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Howard Lederer

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Howard Lederer
Lederer in 2010
Nickname(s)The Professor
ResidenceLas Vegas, Nevada, U.S.
Born (1964-10-30) October 30, 1964 (age 59)
Concord, New Hampshire, U.S.
World Series of Poker
Money finish(es)44
Highest ITM
Main Event finish
5th, 1987
World Poker Tour
Final table(s)2
Money finish(es)7
Information accurate as of January 24, 2014.

Howard Henry Lederer (born October 30, 1964) is an American professional poker player. He has won two World Series of Poker bracelets and holds two World Poker Tour titles. Lederer has also contributed to several books on poker strategy and has provided commentary for poker programming. He is known by poker fans and players as "The Professor" and is the older brother of professional poker player Annie Duke.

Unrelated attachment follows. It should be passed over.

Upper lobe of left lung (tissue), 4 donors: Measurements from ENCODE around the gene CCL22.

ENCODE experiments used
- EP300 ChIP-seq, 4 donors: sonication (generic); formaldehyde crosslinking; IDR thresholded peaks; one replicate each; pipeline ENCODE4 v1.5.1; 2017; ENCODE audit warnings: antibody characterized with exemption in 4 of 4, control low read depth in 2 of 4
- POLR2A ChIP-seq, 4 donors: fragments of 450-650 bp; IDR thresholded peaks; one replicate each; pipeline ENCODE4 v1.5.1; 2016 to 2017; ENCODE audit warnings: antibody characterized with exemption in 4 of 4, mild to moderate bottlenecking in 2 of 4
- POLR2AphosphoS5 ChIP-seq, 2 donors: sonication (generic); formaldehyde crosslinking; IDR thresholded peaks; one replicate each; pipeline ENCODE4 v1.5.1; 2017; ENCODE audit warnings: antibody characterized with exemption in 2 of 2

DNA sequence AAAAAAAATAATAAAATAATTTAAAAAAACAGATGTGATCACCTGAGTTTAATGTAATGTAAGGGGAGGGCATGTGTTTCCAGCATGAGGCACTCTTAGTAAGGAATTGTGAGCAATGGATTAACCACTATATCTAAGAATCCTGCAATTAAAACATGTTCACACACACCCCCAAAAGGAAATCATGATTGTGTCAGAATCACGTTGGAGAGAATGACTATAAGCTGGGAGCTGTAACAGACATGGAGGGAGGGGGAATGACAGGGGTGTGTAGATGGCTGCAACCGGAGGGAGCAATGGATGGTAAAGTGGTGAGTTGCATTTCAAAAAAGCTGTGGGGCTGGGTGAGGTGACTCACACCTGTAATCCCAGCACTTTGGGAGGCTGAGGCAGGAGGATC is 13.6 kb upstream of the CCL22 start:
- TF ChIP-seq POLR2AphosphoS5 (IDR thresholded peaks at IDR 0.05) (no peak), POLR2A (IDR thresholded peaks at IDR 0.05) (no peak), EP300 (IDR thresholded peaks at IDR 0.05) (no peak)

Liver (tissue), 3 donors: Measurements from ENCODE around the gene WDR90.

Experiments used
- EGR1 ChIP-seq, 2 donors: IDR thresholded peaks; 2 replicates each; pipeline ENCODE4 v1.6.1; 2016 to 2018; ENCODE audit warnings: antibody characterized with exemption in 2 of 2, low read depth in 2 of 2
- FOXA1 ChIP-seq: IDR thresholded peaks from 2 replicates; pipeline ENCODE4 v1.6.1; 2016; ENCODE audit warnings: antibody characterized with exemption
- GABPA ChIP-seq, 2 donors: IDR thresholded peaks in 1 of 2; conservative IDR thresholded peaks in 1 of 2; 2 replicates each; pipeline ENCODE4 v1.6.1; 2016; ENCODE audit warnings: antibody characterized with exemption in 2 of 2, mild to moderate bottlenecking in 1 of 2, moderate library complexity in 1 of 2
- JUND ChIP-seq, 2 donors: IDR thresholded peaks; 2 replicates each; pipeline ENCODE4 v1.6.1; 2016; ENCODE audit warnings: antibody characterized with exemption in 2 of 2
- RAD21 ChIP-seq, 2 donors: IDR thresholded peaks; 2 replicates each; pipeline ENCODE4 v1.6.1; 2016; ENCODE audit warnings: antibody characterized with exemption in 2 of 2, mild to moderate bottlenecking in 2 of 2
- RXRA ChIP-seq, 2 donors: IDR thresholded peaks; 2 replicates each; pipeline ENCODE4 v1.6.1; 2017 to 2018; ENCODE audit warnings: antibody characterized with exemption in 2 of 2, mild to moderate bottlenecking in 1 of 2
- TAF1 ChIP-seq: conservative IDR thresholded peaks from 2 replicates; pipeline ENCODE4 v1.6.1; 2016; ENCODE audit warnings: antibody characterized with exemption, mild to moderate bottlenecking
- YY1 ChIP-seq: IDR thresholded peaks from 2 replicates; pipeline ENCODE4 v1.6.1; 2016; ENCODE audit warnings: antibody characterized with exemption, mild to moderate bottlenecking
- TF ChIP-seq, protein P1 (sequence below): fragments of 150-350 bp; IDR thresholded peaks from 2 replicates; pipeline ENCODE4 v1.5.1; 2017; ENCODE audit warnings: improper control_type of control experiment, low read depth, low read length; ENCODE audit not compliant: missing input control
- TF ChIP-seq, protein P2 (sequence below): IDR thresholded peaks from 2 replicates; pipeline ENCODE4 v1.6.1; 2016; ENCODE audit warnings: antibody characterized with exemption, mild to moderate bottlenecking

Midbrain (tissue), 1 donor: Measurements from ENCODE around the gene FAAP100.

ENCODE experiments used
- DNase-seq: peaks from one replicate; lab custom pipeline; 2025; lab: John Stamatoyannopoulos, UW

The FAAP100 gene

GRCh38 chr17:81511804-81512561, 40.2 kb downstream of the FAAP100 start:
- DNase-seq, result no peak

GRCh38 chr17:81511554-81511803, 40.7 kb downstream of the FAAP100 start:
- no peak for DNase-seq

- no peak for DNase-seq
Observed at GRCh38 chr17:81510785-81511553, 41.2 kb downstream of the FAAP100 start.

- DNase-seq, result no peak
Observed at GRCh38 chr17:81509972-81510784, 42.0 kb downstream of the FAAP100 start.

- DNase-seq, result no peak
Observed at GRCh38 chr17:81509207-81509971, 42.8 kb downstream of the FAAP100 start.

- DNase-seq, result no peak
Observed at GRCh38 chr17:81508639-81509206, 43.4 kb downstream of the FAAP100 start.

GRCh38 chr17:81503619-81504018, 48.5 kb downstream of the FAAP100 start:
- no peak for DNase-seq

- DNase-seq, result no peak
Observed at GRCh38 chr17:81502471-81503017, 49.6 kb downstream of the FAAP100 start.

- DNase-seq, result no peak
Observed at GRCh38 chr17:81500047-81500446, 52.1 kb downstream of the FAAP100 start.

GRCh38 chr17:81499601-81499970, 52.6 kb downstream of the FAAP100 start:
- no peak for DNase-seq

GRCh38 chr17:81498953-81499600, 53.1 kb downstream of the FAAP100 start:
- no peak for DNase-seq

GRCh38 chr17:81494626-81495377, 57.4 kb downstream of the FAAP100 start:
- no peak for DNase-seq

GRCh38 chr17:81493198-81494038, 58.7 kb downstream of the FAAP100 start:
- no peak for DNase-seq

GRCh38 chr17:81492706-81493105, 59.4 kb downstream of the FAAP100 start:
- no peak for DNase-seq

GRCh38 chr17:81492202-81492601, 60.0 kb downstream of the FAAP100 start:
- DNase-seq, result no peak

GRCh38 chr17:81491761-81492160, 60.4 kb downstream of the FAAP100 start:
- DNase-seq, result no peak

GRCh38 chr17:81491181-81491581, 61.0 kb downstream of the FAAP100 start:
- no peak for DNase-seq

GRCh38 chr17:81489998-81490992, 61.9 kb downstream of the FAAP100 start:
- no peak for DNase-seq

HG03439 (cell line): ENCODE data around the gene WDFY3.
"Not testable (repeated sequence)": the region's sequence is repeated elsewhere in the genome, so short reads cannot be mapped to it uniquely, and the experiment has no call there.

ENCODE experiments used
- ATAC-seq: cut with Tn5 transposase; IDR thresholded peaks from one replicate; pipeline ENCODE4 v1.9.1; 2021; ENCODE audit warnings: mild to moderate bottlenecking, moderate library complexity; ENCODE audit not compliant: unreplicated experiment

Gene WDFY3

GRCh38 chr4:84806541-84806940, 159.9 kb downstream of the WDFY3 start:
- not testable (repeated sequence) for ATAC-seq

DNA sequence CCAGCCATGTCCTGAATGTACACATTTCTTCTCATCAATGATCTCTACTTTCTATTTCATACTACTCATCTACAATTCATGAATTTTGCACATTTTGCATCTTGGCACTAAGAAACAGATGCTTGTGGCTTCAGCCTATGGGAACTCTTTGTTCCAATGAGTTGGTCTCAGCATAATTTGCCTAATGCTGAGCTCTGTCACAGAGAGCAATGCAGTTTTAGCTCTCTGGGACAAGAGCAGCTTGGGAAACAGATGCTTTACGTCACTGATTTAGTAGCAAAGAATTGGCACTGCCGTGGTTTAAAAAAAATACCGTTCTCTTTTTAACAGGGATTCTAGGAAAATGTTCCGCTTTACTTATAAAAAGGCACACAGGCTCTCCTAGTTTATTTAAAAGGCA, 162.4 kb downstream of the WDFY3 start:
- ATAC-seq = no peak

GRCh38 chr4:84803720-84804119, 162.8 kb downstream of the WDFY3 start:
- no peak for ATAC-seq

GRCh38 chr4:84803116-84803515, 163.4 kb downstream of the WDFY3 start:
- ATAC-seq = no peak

Lederer is a founder and board member of Tiltware, the company that launched Full Tilt Poker in 2004. In 2011, the Full Tilt Poker website was shut down by the United States Department of Justice on charges of bank fraud and illegal gambling. In December 2012, Lederer settled a civil lawsuit with the Department of Justice relating to Full Tilt Poker.

Early life and family[edit]

Lederer was born in 1964 in Concord, New Hampshire[1] and was introduced to card games at a young age by his family. As a child, Lederer's father also taught him to play chess. As a teenager, Lederer developed an interest in playing the game competitively.[2] Lederer's sister, Annie Duke, is also a professional poker player. His father, Richard Lederer, is an author, linguist and a former educator at St. Paul's School. His other sister, Katy Lederer, is also an author.[3][4][5] His father is Jewish,[6][7] while his mother was a gentile.[7] He was not raised Jewish.[7]

Professional poker career[edit]

Early career[edit]

After graduating from high school, Lederer began playing chess in New York City before discovering and developing an interest in live poker games and becoming a member of the Mayfair Club.[2][8][9] Though he briefly attended Columbia University, Lederer ultimately decided to pursue a career in poker.[2][4] It was during his time in New York City that Lederer began to mentor his sister, Annie Duke, who was playing poker in Billings, Montana at the time.[2][4]